Kathryn Sorrells is an Associate Professor of Communication Studies at California State University, Northridge.
She earned her B.A. from Carlton College in Religion, her M.A. from Antioch University, Seattle in Systems Theory and her Ph.D. from the University of New Mexico in Intercultural Communication. Forever crossing borders and challenging boundaries, Kathryn’s research and teaching interests combine approaches from intercultural communication, critical/cultural studies, performance studies, feminist and post-colonial theory to investigate globalization and culture, intercultural conflict, lesbian/gay/bi/trans issues, artistic forms of social protest, and the integration of social justice into intercultural communication studies.
Kathryn has a passion for teaching and learning about issues of culture, gender, race, class, sexuality and social justice with people of all ages and in a variety of educational settings. She teaches undergraduate and graduate level courses in intercultural communication, critical pedagogy, communication education, performance, language and cultural studies, gender studies, feminist rhetoric and theory, as well as art, communication and culture. As a potter and artist, Kathryn brings her creative interests and energy into the classroom and scholarly work.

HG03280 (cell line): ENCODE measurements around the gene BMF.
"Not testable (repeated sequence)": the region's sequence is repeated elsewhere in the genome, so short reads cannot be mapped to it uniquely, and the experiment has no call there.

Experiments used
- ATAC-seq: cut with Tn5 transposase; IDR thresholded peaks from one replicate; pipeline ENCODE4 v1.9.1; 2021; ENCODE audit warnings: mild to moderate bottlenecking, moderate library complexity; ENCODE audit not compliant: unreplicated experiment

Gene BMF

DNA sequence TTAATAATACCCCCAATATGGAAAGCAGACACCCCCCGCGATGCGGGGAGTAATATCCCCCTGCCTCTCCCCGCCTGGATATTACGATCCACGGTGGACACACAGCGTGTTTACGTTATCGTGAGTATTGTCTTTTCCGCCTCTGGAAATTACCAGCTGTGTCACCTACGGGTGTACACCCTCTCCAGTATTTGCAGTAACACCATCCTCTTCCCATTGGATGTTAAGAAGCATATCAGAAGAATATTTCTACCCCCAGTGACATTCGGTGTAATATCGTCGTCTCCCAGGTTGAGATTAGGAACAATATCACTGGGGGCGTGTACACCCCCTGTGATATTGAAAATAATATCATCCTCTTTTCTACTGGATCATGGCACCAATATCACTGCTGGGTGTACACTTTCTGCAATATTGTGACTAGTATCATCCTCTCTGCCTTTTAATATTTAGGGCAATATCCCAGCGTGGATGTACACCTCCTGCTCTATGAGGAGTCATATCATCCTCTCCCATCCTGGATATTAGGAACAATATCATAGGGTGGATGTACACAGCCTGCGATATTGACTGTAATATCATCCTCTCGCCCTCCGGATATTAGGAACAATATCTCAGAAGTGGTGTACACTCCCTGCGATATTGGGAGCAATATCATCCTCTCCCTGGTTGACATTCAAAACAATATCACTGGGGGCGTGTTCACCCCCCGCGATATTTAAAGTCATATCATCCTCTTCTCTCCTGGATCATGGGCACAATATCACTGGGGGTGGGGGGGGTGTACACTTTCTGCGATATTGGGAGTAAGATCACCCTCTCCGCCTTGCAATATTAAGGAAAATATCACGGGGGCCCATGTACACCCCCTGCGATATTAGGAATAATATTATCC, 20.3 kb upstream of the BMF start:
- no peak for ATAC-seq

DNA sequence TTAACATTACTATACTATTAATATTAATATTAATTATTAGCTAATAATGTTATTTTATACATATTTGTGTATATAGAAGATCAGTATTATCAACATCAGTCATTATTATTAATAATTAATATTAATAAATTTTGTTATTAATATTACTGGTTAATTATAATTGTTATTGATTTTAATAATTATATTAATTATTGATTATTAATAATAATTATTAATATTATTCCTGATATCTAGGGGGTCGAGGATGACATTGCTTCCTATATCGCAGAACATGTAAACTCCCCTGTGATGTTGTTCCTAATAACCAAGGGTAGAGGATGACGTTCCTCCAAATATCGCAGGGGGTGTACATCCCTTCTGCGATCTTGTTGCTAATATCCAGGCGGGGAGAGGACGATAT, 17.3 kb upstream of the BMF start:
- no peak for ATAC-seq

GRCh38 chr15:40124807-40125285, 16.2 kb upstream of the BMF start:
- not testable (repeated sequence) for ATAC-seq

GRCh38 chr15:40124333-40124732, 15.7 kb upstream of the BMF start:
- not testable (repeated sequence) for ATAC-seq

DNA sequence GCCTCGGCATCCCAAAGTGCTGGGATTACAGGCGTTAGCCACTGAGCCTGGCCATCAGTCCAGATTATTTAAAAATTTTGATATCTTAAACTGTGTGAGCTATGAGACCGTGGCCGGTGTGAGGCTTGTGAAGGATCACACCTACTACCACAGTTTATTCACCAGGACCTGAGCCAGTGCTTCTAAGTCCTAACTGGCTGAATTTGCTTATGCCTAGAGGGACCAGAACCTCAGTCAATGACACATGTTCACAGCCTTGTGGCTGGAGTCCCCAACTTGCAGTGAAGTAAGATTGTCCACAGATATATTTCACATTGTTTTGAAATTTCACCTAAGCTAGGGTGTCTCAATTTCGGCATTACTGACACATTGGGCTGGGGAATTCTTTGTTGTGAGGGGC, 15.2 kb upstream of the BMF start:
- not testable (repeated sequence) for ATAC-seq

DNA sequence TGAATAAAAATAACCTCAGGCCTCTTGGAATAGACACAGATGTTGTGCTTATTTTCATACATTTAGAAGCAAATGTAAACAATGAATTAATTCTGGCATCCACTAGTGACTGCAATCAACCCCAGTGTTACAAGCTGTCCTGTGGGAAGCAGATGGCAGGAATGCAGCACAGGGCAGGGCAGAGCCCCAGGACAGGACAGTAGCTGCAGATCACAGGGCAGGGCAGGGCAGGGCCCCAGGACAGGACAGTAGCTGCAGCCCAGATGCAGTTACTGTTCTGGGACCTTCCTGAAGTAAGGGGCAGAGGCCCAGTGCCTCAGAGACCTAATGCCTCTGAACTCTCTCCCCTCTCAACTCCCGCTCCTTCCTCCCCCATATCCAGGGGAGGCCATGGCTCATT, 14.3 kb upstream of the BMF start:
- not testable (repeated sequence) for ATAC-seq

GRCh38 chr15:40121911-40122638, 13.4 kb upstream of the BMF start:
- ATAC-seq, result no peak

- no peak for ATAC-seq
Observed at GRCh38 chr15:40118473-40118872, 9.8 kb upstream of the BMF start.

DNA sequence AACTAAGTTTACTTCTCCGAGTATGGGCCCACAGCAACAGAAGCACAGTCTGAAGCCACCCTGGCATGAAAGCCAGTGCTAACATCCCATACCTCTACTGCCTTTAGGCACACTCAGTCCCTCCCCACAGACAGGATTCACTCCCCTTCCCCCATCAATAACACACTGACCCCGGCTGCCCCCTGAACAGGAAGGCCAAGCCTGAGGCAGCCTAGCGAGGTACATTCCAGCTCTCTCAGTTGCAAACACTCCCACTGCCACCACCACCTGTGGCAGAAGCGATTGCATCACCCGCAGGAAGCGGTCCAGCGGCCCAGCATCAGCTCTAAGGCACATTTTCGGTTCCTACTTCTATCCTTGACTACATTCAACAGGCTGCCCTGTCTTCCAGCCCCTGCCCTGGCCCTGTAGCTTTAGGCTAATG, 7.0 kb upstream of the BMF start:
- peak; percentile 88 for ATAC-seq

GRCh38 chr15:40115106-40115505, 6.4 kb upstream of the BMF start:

Dr. Sorrells is the recipient of numerous national, state and local community service awards for founding and directing the community action research project that allows CSUN students the opportunity to develop creative alternatives to intercultural and interethnic conflict. In additions, Kathryn has experience as a consultant and trainer for community and educational organizations in the field of intercultural and multicultural learning. She has facilitated change processes for individuals, groups, and institutions in the areas of diversity, gender, and intercultural conflict. Dr. Sorrells is author of a forthcoming book titled Globalizing Intercultural Communication and has published a variety of articles related to intercultural communication, gender, and social justice.